From the Enlightenment onwards, religion and the religious world have often been treated with suspicion and viewed by the elite as unnecessary for cultural life. In theology, the printed word began to dominate imagination, drama, myth, pictures and storytelling. The separation of the arts from life remains a phenomenon of modernity. Whether the arts have been presented as symbolic, didactic, devotional or decorative in nature or merely as consumables, they are a powerful means of communication.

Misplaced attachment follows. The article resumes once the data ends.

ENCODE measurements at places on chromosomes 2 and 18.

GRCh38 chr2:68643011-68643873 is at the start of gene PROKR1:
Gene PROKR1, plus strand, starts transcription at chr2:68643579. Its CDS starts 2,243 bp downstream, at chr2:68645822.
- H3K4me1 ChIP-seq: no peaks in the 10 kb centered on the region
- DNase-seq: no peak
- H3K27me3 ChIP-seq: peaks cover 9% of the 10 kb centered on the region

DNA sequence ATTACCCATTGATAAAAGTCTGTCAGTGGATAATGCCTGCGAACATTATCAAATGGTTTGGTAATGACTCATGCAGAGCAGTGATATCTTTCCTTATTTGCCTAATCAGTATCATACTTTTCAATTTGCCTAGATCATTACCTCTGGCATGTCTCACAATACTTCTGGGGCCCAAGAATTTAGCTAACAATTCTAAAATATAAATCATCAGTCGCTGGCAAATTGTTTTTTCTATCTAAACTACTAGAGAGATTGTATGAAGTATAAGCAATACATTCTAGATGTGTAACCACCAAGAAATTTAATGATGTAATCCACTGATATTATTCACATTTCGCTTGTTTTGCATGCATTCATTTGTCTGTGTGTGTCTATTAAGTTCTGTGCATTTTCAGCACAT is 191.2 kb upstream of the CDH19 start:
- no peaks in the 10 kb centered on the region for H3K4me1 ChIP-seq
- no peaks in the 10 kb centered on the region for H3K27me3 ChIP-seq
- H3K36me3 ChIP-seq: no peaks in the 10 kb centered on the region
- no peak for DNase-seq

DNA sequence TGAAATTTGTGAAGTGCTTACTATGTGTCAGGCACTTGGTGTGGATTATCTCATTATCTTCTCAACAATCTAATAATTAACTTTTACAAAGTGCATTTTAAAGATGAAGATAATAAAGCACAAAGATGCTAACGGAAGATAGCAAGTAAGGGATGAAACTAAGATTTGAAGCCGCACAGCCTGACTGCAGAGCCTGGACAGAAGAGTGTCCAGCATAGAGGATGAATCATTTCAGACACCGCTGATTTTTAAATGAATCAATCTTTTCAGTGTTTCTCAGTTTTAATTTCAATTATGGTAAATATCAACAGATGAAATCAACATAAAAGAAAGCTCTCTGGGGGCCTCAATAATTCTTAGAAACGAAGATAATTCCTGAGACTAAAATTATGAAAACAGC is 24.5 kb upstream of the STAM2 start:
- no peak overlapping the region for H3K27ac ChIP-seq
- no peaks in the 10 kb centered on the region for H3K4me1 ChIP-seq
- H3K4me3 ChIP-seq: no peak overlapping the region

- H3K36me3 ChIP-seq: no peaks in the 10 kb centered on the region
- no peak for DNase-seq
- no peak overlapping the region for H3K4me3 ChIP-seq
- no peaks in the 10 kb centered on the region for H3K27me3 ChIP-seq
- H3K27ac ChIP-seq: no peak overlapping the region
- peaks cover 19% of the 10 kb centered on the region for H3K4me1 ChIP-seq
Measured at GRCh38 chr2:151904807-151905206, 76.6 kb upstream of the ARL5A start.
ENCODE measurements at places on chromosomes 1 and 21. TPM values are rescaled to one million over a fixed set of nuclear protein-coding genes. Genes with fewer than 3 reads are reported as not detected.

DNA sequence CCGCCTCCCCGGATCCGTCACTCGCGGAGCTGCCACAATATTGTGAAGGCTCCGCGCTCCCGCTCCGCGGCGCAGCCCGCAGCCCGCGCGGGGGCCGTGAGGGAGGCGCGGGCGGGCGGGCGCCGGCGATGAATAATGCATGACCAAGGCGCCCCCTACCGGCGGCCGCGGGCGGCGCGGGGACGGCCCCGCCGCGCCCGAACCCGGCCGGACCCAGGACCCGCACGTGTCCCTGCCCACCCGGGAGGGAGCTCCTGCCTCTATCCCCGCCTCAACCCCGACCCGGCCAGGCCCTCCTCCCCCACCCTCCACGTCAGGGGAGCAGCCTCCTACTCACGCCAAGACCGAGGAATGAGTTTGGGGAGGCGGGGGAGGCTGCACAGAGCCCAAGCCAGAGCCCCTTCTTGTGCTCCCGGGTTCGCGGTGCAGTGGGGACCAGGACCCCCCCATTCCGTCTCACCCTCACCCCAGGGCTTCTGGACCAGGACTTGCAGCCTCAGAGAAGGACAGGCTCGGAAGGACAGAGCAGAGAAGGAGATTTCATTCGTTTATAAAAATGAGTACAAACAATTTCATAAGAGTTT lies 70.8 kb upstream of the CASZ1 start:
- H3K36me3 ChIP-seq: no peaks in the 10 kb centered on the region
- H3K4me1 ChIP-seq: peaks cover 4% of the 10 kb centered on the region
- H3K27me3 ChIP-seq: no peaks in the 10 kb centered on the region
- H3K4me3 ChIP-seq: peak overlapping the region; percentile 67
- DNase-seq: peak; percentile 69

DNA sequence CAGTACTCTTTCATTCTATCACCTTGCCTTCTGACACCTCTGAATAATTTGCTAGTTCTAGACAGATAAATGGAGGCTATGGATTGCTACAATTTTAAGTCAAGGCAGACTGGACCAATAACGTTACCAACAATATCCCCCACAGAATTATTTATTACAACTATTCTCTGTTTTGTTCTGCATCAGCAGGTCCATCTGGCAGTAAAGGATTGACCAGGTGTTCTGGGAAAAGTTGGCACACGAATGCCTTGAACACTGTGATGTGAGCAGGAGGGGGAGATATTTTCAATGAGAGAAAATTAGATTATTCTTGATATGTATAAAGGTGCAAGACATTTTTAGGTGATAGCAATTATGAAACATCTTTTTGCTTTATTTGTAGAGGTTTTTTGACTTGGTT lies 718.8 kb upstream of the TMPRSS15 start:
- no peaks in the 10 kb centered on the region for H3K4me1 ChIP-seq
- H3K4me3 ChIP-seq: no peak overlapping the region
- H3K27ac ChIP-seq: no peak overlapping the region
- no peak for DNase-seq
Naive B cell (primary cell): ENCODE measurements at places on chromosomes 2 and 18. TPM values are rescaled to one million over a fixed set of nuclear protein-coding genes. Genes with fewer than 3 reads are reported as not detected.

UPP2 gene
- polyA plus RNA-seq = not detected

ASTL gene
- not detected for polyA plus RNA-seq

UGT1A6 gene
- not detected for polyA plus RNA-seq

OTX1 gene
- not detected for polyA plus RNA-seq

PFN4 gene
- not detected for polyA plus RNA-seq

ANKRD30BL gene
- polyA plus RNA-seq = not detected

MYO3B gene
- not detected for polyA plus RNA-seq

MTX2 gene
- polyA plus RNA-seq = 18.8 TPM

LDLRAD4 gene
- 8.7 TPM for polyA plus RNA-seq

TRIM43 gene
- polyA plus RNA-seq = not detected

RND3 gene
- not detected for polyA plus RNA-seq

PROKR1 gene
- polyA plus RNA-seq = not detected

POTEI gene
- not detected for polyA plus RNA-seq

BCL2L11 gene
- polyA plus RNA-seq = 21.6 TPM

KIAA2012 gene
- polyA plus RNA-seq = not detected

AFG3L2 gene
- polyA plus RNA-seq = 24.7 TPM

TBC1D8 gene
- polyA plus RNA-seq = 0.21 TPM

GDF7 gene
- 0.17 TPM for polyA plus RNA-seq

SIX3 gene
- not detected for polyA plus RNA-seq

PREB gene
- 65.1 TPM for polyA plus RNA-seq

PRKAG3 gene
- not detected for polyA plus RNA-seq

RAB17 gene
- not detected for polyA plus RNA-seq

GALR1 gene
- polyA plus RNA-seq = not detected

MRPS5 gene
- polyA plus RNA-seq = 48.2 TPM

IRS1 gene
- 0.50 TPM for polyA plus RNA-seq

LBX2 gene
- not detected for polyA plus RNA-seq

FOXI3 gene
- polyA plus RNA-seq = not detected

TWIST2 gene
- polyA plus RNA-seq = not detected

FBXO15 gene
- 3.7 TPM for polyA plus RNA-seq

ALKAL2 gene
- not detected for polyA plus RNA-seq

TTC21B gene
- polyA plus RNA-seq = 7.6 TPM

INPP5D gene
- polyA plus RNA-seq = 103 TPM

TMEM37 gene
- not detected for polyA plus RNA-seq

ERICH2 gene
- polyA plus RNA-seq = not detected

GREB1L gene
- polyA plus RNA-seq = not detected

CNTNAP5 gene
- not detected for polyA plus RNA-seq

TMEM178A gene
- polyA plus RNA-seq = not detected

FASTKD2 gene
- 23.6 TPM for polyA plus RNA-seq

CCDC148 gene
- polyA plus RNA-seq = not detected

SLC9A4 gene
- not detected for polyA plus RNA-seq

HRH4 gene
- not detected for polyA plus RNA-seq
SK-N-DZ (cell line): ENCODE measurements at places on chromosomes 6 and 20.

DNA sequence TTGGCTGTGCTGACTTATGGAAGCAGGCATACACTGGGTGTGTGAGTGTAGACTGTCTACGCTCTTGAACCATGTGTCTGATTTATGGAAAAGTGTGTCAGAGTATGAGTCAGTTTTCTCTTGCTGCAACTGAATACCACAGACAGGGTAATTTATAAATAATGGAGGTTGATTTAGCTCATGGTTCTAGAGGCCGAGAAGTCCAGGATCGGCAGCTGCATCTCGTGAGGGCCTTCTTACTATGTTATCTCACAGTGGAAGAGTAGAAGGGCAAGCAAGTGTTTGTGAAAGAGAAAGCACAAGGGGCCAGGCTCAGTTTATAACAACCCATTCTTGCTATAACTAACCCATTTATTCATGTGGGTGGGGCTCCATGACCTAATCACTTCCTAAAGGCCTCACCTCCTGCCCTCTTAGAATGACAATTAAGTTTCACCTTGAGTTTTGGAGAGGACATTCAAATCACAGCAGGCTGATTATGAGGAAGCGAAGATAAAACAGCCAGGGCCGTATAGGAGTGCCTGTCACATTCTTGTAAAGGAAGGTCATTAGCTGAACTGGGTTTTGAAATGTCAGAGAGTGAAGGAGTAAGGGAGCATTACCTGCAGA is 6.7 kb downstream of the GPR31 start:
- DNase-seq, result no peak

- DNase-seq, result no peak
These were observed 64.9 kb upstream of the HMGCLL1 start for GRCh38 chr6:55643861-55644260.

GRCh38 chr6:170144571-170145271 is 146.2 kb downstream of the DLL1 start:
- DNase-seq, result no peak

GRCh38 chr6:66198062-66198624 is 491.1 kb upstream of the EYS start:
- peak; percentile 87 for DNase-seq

Paul Tillich (1896-1965), known as the theologian of culture, has helped shape and focus the dialogue on religion and arts. Tillich believed that all art, not just religious art, was a source of revelation: He believed in “artistic honesty” stating “We can participate in the artistic styles of the past in so far as they were honestly expressing the encounter which they had with God, man (sic), and the world” (Tillich, 1959, p. 48). Study of the arts can supplement purely conceptual approaches to the history of Christian thought and show how religious imagination was formed in the minds of the faithful.